The Avenue Grows Up

From painted screens and beehive wigs to designer bags and 18th-century antiques, 36th Street in Hampden has emerged as a charming -- and thriving -- mall alternative.

Focus On Shopping

May 30, 2004|By Maria Blackburn | Maria Blackburn,Special to the Sun

It wasn't so long ago that Hampden got noticed for having a handful of antiques stores, galleries and kitschy shops dotting the area around 36th Street, more famously known as the Avenue.

On a recent stroll down the Avenue, it became gloriously apparent that shopping in this former mill village has evolved, grown up, expanded -- especially in recent years. Sure, Hampden still has its share of kitsch (beehive wig and leopard print 3/4 -length gloves at Hometown Girl, anyone?). But there's also a proper tearoom (Finnerteas), a pet store (Chow, Baby!), a shop specializing in 18th and 19th century French country antiques (Bastille) and a children's consignment store (eieio).

There are now choices galore up and down the Avenue and in the few blocks abutting 36th at Falls Road and Chestnut Avenue. These are small stores, not mall stores. Many have galleries featuring artwork by local artists. Some are downright funky. All are one-of-a-kind.

"It's like we've connected the dots," says Susanna Siger, who opened her first store, Oh! Said Rose, on the Avenue in 1997, and her second store, Ma Petite Shoe, a few doors away, about two years ago. "Before, people really had to find the gem in the block. Now they can shop the whole Avenue."


3620 Falls Road


This store specializes in French country antiques, and some of the armoires look big enough to fill a castle. The woods gleam with fine carving and gorgeous details. And smaller pieces, like an authentic hotel lantern sign circa 1830, would lend panache to any home.

* Don't miss: A 95 1/2 -inch-tall 18th-century Louis XV walnut armoire. For $10,100, a person can certainly dream.

Hanging on a Whim

3610 Falls Road


Pottery, painted furniture, decorative glass, jewelry and tote bags are for sale in this small, airy shop. Take a class in painting furniture. Or buy a sky-blue chest bedecked in flowers and tell everyone you made it yourself.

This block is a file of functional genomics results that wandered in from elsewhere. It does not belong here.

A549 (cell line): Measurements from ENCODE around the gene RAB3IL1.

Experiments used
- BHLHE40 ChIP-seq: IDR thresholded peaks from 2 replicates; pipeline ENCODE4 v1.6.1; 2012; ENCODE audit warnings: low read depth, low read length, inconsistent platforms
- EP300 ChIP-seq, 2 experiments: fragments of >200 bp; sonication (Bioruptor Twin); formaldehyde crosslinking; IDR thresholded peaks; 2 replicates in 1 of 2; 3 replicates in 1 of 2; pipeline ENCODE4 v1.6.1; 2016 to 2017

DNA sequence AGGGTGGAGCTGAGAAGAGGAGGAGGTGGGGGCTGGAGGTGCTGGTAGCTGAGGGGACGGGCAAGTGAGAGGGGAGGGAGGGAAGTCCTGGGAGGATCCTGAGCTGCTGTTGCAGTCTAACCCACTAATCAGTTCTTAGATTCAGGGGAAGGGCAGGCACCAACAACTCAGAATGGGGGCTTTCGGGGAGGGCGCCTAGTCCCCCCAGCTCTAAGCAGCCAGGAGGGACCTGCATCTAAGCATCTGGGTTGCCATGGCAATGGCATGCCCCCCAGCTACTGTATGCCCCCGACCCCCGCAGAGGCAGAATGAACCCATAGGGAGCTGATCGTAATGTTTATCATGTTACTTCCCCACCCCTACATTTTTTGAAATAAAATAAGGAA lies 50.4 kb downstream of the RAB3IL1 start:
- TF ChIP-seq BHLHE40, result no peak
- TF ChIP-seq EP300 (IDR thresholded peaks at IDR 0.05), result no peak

* Don't miss: Mirrors studded with doll china brighten a little girl's room for a mere $38.

Passion Fish

1129 W. 36th St.


Those stills from The Incredible Mr. Limpet in the sand-and-toy-filled front window certainly draw a person inside this small vintage toy and ephemera shop and art gallery (named for the John Sayles film). Once inside, you'll stay to peruse the Pez dispensers, Little Orphan Annie dolls and vintage liquor decanters, meticulously and lovingly displayed.

* Don't miss: The semi-circular orange vinyl bar with the shag stools isn't for sale, but it's certainly a cool way to show off toys.

Whiskey Island Pirate Shop

1005 W. 36th St.


Mick Kipp makes a mean smoked corn and Maryland blue crab salsa, which you can taste and buy at his Maryland specialty food store next to Hometown Girl. He also sells Maryland common crackers, local honey, jams and maple syrup, not to mention the entire Whiskey Island line of grilling sauces, salsas, hot sauces and spices.

* Don't miss: Mick's 'Mazin Crab and Smoked Corn Salsa, $6, tastes like summer in a bottle.

Avenue Antiques

901 W. 36th St.


Located in the old G.C. Murphy store, this three-story antiques mall features everything from Scotty dog pitchers to $2,300 antique Hoosier cabinets. The Pearl Gallery, a mainstay on the Avenue for years, has moved to a lovely spot on the second floor.

* Don't miss: The basement store, known as Decades, arranges antiques by decade, leaving one to wander from 1910 (Murray metal toy tractor, $80) straight on to the '80s (Loverboy LP, $3).

Oh! Said Rose and Ma Petite Shoe

840 W. 36th St. and 832 W. 36th St.

410-235-5170 and 410-235-3442

From flirty halter dresses and pink flamingo hair accessories to lighthouse-print pants that scream preppy with an attitude, Oh! Said Rose has a cool selection of women's clothes, accessories and retro baby gifts. Sister store Ma Petite Shoe, a few doors down, sells funky shoes and fine French chocolates. Now what could be better than that?

* Don't miss: Oh! Said Rose's "bad girl room" is filled with Elvis LP shoulder bags, bowling shirts and vintage-inspired cowboy prints.

MataWood Creations

820 W. 36th St.


Retired city police officer Tom "Razzo" Matarazzo sells window screens that he paints with images of beloved family pets, scenes of Baltimore, lighthouses and more. If it's nice out, you just might find Razzo painting outside on the sidewalk in front of the store, while his wife, Angie, crochets and minds their cheery shop.

* Don't miss: Nothing says Baltimore like a small screen painted with the original Washington Monument, $45.

Minas Gallery and Boutique

815 W. 36th St.


Vintage clothes have never looked as good as they do in Minas all arranged by color and style, neatly hung and folded. We love the men's straw boaters and the little black dress rack, not to mention the wall of vintage jeans, books by local authors and the upstairs gallery of this store, which recently moved from Fells Point.

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